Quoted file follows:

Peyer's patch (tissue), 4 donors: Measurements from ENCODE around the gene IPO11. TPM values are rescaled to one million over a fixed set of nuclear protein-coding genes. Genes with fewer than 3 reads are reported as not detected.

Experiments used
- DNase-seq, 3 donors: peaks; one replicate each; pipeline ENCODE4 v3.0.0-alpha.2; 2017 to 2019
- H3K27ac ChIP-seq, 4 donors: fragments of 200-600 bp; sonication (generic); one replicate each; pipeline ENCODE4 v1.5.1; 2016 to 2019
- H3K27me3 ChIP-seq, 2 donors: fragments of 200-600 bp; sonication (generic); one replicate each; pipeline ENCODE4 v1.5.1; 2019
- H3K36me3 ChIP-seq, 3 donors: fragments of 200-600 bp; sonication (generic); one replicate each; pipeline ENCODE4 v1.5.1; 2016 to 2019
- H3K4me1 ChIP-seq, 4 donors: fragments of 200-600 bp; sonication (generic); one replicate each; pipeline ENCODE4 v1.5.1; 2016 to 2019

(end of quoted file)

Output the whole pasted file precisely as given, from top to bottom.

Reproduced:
Peyer's patch (tissue), 4 donors: Measurements from ENCODE around the gene IPO11. TPM values are rescaled to one million over a fixed set of nuclear protein-coding genes. Genes with fewer than 3 reads are reported as not detected.

Experiments used
- DNase-seq, 3 donors: peaks; one replicate each; pipeline ENCODE4 v3.0.0-alpha.2; 2017 to 2019
- H3K27ac ChIP-seq, 4 donors: fragments of 200-600 bp; sonication (generic); one replicate each; pipeline ENCODE4 v1.5.1; 2016 to 2019
- H3K27me3 ChIP-seq, 2 donors: fragments of 200-600 bp; sonication (generic); one replicate each; pipeline ENCODE4 v1.5.1; 2019
- H3K36me3 ChIP-seq, 3 donors: fragments of 200-600 bp; sonication (generic); one replicate each; pipeline ENCODE4 v1.5.1; 2016 to 2019
- H3K4me1 ChIP-seq, 4 donors: fragments of 200-600 bp; sonication (generic); one replicate each; pipeline ENCODE4 v1.5.1; 2016 to 2019